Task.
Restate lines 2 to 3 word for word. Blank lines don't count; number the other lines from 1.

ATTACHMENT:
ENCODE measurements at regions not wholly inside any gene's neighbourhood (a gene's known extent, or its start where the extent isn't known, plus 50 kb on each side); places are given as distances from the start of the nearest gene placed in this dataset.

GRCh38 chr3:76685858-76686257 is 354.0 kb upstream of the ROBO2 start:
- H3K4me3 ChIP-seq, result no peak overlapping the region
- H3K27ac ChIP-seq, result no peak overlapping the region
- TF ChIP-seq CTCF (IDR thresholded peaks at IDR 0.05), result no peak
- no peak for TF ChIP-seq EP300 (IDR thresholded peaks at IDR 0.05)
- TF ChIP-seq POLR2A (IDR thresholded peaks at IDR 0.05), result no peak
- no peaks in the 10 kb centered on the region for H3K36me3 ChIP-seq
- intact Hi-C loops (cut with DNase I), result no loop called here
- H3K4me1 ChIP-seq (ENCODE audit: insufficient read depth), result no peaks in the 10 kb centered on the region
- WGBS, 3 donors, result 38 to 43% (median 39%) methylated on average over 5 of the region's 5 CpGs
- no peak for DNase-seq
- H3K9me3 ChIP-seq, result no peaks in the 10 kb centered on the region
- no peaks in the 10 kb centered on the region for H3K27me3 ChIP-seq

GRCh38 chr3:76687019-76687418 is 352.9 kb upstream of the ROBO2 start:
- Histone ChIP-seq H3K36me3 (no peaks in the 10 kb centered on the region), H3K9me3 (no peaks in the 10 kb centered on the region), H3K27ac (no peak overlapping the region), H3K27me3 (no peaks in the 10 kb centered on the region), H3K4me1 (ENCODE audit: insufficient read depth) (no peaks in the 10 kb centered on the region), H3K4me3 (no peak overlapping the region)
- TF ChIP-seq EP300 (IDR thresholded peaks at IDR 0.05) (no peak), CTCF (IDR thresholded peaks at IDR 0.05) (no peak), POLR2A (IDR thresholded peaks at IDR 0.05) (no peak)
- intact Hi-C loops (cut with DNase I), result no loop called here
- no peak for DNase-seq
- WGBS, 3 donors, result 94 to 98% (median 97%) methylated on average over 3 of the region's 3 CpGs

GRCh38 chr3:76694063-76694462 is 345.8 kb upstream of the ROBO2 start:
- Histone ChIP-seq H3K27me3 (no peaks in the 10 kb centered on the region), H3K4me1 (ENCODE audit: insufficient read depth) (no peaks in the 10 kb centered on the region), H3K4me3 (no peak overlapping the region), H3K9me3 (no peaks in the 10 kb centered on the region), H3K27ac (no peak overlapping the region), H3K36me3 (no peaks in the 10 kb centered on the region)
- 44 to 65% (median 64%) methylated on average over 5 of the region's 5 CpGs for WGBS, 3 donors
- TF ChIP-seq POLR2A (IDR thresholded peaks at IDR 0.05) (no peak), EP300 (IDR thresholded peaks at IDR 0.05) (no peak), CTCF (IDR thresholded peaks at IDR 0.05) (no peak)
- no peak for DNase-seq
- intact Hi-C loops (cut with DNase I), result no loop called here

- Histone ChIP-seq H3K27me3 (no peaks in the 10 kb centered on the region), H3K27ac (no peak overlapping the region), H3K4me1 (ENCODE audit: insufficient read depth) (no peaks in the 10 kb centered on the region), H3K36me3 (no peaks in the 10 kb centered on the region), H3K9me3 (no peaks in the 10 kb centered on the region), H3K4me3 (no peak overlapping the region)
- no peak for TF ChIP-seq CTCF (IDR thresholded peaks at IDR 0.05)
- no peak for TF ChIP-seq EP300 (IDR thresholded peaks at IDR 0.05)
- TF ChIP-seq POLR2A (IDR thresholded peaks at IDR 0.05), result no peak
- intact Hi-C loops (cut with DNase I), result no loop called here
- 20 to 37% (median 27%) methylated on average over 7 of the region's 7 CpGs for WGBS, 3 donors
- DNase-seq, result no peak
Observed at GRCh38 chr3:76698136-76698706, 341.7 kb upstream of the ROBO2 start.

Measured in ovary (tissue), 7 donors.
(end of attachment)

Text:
GRCh38 chr3:76685858-76686257 is 354.0 kb upstream of the ROBO2 start:
- H3K4me3 ChIP-seq, result no peak overlapping the region